Attack

Siegfried Loraine Sassoon 1886 ( Matfield, Kent) – 1967 (Heytesbury, Wiltshire)



At dawn the ridge emerges massed and dun
In the wild purple of the glowering sun,
Smouldering through spouts of drifting smoke that shroud
The menacing scarred slope; and, one by one,
Tanks creep and topple forward to the wire.
The barrage roars and lifts. Then, clumsily bowed
With bombs and guns and shovels and battle-gear,
Men jostle and climb to meet the bristling fire.
Lines of grey, muttering faces, masked with fear,
They leave their trenches, going over the top,
While time ticks blank and busy on their wrists,
And hope, with furtive eyes and grappling fists,
Flounders in mud. O Jesu, make it stop!
Font size:
Collection  PDF     
 

Submitted on August 03, 2020

Modified on March 05, 2023

31 sec read
4

Quick analysis:

Scheme AABACBDCDEFFE
Closest metre Iambic pentameter
Characters 598
Words 106
Stanzas 1
Stanza Lengths 13

Siegfried Loraine Sassoon

Siegfried Loraine Sassoon, (8 September 1886 – 1 September 1967) was an English poet, writer, and soldier. Decorated for bravery on the Western Front, he became one of the leading poets of the First World War. His poetry both described the horrors of the trenches and satirised the patriotic pretensions of those who, in Sassoon's view, were responsible for a jingoism-fuelled war. Sassoon became a focal point for dissent within the armed forces when he made a lone protest against the continuation of the war in his "Soldier's Declaration" of 1917, culminating in his admission to a military psychiatric hospital; this resulted in his forming a friendship with Wilfred Owen, who was greatly influenced by him. Sassoon later won acclaim for his prose work, notably his three-volume fictionalised autobiography, collectively known as the "Sherston trilogy".  more…

All Siegfried Loraine Sassoon poems | Siegfried Loraine Sassoon Books

0 fans

Discuss the poem Attack with the community...

0 Comments

    Translation

    Find a translation for this poem in other languages:

    Select another language:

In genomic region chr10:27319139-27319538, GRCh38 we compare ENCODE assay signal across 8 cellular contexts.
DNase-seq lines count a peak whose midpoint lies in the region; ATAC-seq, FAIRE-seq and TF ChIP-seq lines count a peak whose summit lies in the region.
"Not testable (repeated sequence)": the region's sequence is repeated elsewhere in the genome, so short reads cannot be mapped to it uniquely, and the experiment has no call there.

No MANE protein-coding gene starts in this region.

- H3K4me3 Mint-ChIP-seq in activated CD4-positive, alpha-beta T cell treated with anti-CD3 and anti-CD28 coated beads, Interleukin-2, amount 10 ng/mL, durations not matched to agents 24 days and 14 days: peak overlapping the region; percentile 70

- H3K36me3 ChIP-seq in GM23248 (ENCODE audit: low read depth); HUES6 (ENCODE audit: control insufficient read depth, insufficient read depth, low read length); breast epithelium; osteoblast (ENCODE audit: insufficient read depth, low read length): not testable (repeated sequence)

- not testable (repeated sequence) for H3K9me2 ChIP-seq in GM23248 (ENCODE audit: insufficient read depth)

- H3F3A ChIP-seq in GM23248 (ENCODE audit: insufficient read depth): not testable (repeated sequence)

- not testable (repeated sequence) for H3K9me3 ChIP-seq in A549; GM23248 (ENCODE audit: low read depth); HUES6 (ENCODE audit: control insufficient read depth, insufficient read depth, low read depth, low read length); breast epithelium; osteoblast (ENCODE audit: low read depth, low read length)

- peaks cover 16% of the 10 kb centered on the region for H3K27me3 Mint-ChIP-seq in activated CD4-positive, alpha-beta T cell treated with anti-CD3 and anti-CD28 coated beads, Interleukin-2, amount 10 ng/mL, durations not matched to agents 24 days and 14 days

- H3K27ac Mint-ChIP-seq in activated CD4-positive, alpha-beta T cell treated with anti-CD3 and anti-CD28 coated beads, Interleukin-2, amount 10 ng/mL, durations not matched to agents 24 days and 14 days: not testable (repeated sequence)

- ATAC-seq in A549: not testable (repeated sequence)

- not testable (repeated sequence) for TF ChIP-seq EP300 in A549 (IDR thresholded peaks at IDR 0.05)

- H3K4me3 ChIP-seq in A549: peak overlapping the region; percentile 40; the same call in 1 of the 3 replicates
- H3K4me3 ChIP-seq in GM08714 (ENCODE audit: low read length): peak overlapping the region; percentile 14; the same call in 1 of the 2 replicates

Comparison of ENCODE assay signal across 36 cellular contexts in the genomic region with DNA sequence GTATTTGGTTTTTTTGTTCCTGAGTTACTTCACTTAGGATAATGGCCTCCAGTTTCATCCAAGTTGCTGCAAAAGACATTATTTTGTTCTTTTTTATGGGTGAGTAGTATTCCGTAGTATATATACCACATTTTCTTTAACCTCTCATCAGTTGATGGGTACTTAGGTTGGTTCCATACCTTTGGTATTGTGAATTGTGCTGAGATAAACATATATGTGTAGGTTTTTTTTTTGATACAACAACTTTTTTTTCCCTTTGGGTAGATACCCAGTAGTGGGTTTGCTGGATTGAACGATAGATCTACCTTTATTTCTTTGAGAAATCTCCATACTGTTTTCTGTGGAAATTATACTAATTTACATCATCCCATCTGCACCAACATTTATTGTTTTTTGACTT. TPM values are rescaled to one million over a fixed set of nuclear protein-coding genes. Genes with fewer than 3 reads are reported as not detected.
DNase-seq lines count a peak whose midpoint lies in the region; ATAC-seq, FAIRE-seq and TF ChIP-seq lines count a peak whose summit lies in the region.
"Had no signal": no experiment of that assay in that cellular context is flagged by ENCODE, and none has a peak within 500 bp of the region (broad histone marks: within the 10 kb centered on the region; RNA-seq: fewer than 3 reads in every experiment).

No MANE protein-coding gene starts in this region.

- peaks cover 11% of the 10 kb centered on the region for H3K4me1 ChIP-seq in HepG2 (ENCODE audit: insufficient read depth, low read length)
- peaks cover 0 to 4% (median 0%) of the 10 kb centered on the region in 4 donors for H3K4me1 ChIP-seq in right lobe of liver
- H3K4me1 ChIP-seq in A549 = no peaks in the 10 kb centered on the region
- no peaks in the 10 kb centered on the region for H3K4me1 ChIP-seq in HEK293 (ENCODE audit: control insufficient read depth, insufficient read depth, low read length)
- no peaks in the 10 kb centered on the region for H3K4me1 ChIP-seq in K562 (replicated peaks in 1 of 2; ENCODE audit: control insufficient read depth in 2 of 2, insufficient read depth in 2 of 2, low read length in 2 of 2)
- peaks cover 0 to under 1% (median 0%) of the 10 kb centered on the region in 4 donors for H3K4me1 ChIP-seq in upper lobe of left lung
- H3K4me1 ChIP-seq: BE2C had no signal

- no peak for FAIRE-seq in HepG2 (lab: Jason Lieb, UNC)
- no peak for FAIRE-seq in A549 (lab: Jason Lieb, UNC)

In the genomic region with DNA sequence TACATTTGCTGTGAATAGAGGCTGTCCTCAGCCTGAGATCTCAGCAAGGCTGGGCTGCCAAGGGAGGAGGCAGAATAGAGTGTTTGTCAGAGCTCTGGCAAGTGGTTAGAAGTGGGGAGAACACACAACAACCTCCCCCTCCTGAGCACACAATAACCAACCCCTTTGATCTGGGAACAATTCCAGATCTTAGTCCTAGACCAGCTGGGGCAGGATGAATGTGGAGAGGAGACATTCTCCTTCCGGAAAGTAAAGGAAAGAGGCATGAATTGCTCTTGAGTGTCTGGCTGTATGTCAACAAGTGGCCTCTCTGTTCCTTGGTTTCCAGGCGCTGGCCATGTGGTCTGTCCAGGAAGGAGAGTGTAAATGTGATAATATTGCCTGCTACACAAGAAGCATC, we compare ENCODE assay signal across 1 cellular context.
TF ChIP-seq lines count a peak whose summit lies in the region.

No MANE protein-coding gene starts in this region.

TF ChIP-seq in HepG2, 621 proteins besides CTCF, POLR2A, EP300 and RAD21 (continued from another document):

• - Select -
    • 简体中文 (Chinese - Simplified)
    • 繁體中文 (Chinese - Traditional)
    • Español (Spanish)
    • Esperanto (Esperanto)
    • 日本語 (Japanese)
    • Português (Portuguese)
    • Deutsch (German)
    • العربية (Arabic)
    • Français (French)
    • Русский (Russian)
    • ಕನ್ನಡ (Kannada)
    • 한국어 (Korean)
    • עברית (Hebrew)
    • Gaeilge (Irish)
    • Українська (Ukrainian)
    • اردو (Urdu)
    • Magyar (Hungarian)
    • मानक हिन्दी (Hindi)
    • Indonesia (Indonesian)
    • Italiano (Italian)
    • தமிழ் (Tamil)
    • Türkçe (Turkish)
    • తెలుగు (Telugu)
    • ภาษาไทย (Thai)
    • Tiếng Việt (Vietnamese)
    • Čeština (Czech)
    • Polski (Polish)
    • Bahasa Indonesia (Indonesian)
    • Românește (Romanian)
    • Nederlands (Dutch)
    • Ελληνικά (Greek)
    • Latinum (Latin)
    • Svenska (Swedish)
    • Dansk (Danish)
    • Suomi (Finnish)
    • فارسی (Persian)
    • ייִדיש (Yiddish)
    • հայերեն (Armenian)
    • Norsk (Norwegian)
    • English (English)

    Citation

    Use the citation below to add this poem to your bibliography:

    Style:MLAChicagoAPA

    "Attack" Poetry.com. STANDS4 LLC, 2024. Web. 16 Jul 2024. <https://www.poetry.com/poem/56641/attack>.

    Become a member!

    Join our community of poets and poetry lovers to share your work and offer feedback and encouragement to writers all over the world!

    July 2024

    Poetry Contest

    Join our monthly contest for an opportunity to win cash prizes and attain global acclaim for your talent.
    15
    days
    8
    hours
    9
    minutes

    Special Program

    Earn Rewards!

    Unlock exciting rewards such as a free mug and free contest pass by commenting on fellow members' poems today!

    Browse Poetry.com

    Quiz

    Are you a poetry master?

    »
    Which of these poets did not use capital letters in his works?
    A Robert Browning
    B Sylvia Plath
    C Robert Frost
    D E.E. Cummings